The numerous outbuildings underscore the vast amount of work that was required to maintain a working farm—butchering, smoking and salting meats, gathering wood for the winter months, preserving foods, and laundering clothes.

 

The Wylie Utility Building

It is believed that Theophilus A. Wylie took this photograph in approximately 1890 of the east side of the house. Shown here are the well and the utility building.

The utility building just off of the kitchen was constructed during Theophilus A. Wylie’s time at Wylie House. He used the second floor of the building as his personal workspace. The sketch below shows his carpenter bench, weather observation window, lathe, and resting quarters. The first floor of the building was used by the family and hired help for storing wood for their stoves and fireplaces and for laundering clothes and cooking.

This sketch of the utility building, shown in the photograph, was drawn by Theophilus’ grandson, Theo Wylie, in 1954.

 

The Loss of Theophilus’ Barn

This sketch, drawn by Theophilus A. Wylie in 1883, shows his barn as it stood on Saturday March 17th at 6pm and the same time the next day after the barn burned to the ground.

Before and after sketch of TAW’s barn after it burned down in March of 1883.

Below is the transcription from his diary where he tells the story.

transcription made from 3 April 1881-6 September 1885, Theophilus A. Wylie papers, Collection C202, Office of University Archives and Records Management, Indiana University, Bloomington.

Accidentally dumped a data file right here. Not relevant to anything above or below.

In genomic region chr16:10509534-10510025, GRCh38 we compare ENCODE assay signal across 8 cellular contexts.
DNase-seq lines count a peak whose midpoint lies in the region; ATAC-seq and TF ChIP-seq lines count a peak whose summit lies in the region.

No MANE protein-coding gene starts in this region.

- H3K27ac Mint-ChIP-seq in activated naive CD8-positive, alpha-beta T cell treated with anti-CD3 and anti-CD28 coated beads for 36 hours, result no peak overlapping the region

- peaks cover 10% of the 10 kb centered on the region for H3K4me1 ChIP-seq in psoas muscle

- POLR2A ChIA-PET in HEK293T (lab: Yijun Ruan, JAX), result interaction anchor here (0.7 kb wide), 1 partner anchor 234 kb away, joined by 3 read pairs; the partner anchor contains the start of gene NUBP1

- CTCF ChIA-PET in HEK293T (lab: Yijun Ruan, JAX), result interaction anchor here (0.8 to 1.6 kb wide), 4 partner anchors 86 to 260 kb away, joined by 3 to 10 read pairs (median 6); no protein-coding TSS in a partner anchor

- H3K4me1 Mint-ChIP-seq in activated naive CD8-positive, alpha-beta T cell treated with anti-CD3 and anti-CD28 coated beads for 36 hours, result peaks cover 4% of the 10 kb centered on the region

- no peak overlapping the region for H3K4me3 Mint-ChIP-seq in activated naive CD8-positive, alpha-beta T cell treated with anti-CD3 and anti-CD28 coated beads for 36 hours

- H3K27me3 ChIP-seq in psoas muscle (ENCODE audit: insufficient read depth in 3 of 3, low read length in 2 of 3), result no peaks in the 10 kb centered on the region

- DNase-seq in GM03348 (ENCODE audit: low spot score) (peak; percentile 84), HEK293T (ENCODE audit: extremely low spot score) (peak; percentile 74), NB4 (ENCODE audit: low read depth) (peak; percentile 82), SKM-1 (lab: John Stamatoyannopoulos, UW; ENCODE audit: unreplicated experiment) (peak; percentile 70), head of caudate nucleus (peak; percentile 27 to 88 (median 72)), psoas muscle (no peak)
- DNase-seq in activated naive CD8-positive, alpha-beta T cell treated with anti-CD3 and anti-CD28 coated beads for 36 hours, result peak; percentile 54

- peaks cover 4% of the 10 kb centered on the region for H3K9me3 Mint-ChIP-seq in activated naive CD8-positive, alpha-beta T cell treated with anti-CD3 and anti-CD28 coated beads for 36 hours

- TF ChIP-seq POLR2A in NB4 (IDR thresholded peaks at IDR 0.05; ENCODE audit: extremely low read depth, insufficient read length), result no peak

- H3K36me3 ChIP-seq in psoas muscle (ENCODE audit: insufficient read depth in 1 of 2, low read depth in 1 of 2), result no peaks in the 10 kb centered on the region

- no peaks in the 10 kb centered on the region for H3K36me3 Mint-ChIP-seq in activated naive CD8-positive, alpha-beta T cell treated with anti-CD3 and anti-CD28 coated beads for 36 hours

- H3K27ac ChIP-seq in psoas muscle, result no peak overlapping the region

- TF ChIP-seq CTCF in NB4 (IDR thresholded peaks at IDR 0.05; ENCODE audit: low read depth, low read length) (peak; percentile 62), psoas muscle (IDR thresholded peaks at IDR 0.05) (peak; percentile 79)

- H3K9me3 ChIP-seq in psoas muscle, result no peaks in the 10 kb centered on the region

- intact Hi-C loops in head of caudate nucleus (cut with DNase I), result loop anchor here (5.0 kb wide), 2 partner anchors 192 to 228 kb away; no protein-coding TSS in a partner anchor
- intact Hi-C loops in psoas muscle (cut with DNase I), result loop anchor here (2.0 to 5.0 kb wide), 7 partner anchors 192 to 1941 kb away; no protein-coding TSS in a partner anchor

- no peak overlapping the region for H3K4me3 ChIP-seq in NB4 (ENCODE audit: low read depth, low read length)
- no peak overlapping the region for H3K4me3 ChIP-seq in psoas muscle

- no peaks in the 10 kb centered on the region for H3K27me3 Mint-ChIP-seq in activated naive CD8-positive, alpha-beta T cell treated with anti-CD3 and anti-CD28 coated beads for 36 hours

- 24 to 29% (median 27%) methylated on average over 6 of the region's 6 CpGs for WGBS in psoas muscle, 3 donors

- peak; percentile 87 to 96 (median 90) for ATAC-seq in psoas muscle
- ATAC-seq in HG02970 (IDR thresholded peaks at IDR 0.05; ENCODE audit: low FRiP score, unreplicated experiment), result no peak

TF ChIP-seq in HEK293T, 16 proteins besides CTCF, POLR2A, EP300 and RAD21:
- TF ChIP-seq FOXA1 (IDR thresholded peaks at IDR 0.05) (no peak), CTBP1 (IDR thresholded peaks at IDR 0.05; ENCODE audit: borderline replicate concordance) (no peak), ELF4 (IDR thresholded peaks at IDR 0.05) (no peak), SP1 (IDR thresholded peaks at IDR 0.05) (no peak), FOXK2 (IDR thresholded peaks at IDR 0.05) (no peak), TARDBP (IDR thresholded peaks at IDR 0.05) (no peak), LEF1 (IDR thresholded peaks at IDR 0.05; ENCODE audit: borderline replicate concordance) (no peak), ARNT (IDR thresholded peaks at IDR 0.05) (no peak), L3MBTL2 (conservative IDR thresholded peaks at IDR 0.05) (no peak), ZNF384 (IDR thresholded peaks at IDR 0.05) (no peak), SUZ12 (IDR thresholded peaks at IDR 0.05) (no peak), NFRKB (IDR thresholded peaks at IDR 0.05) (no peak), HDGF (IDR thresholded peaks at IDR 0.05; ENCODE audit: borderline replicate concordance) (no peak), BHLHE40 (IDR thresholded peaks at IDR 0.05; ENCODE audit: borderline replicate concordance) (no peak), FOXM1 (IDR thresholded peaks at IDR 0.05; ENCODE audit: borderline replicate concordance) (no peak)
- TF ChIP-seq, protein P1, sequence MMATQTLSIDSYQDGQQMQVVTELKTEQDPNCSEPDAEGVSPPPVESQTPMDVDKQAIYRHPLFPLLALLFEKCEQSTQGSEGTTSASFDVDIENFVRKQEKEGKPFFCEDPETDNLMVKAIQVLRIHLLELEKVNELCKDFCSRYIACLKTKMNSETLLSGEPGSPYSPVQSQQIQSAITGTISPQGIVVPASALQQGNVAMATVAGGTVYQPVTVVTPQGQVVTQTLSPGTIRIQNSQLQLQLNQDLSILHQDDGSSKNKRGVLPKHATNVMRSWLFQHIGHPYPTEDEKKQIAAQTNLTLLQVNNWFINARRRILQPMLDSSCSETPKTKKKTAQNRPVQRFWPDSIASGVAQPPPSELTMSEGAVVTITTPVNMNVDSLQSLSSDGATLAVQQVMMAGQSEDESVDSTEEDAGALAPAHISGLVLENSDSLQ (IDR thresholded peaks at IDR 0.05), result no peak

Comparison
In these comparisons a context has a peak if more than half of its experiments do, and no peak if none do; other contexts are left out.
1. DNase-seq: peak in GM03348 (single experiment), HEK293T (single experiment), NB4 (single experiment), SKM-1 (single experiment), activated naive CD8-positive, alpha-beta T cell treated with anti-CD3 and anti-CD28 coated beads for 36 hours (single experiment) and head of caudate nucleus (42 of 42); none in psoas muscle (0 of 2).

There are also two newspaper articles from the Bloomington Progress Vol. 16 (49) in March of 1883 that recount the arson, as many buildings were set on fire by arsonists that spring. The larger article, “Bloomington’s Bad Blaze” on page 3 chronicles a fire that was the most destructive in Bloomington’s history at that time. Andrew Wylie’s son, Reddick Wylie, lost property in the fire. The second article, “Another Fire Last Saturday Night” provides details about the burning of Theophilus A. Wylie’s barn.

Sources:

Before and After drawings of Wylie House Out Building Fire, undated, Theophilus A. Wylie papers, Collection C202, Office of University Archives and Records Management, Indiana University, Bloomington.

Before and After drawings of Wylie House Out Building Fire, March 1883, The Wylie, Boisen and Bradley Families Papers & Ephemera, Wylie House Museum, Indiana University Libraries, Bloomington

Wylie House, Yard with Out Buildings, undated, Theophilus A. Wylie papers, Collection C202, Office of University Archives and Records Management, Indiana University, Bloomington.

3 April 1881-6 September 1885, Theophilus A. Wylie papers, Collection C202, Office of University Archives and Records Management, Indiana University, Bloomington.

Wylie House Docent Manual, 2011 ed., Wylie House Museum, Indiana University Libraries, Bloomington.

Utility building photograph, 2005.003.1155, 1890-1898, Wylie House Museum, Indiana University Libraries, Bloomington.